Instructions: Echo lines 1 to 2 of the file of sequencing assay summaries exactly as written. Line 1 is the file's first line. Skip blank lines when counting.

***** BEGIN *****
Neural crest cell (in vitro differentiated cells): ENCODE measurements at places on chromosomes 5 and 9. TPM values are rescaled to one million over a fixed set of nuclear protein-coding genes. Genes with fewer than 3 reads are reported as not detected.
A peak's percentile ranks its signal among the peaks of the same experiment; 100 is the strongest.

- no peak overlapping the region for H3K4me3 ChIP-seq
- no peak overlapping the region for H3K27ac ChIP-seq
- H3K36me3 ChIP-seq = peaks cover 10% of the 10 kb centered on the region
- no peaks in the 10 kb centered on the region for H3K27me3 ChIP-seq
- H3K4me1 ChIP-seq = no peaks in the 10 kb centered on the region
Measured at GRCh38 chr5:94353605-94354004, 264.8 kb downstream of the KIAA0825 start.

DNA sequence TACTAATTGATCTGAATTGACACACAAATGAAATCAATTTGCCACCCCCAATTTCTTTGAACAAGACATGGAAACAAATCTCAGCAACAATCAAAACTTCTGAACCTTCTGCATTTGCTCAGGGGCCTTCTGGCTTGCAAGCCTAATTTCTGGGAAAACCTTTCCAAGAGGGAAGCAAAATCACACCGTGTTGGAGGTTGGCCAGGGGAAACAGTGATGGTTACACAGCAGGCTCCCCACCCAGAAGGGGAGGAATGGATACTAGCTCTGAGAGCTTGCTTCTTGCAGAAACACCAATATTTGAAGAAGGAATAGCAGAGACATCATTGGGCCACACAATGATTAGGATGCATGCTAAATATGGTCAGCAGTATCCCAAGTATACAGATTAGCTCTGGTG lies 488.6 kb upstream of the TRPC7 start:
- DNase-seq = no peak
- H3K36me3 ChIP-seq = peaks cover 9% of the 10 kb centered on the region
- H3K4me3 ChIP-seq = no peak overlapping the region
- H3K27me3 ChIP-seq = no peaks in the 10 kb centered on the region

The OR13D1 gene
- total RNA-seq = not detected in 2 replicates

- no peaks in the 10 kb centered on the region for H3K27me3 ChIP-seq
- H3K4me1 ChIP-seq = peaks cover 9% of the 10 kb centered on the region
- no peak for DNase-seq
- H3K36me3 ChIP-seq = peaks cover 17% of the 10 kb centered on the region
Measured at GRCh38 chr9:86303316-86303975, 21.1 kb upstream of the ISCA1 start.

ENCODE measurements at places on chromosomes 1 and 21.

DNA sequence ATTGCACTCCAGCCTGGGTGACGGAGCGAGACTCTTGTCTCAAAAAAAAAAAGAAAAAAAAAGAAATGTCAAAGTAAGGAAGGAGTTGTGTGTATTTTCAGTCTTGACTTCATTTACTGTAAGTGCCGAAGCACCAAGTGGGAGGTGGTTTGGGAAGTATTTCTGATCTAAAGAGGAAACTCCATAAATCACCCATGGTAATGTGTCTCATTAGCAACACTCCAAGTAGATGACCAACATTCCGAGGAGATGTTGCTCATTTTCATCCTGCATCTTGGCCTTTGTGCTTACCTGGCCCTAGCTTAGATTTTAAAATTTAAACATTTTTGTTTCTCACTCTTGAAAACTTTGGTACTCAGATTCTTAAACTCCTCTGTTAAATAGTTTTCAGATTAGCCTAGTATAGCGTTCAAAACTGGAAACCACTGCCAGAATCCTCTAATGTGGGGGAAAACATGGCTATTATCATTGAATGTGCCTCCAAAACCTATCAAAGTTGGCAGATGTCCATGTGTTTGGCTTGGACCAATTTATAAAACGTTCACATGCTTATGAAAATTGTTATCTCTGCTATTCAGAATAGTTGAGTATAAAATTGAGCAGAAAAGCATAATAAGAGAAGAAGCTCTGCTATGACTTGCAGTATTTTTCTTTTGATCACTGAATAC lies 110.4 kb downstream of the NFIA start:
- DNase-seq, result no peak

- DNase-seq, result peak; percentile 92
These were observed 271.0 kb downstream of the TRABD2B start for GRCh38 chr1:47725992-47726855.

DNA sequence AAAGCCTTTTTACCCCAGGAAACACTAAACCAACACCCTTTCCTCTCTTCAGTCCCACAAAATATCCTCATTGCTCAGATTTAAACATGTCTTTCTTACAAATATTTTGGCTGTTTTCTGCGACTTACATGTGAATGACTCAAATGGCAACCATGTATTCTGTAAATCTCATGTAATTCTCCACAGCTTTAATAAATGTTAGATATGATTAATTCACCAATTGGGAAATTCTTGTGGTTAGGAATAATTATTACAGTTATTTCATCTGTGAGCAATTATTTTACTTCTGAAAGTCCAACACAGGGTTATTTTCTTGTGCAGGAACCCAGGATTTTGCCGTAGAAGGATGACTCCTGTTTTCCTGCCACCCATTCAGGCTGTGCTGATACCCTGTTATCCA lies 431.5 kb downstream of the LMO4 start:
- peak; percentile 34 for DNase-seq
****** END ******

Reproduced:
Neural crest cell (in vitro differentiated cells): ENCODE measurements at places on chromosomes 5 and 9. TPM values are rescaled to one million over a fixed set of nuclear protein-coding genes. Genes with fewer than 3 reads are reported as not detected.
A peak's percentile ranks its signal among the peaks of the same experiment; 100 is the strongest.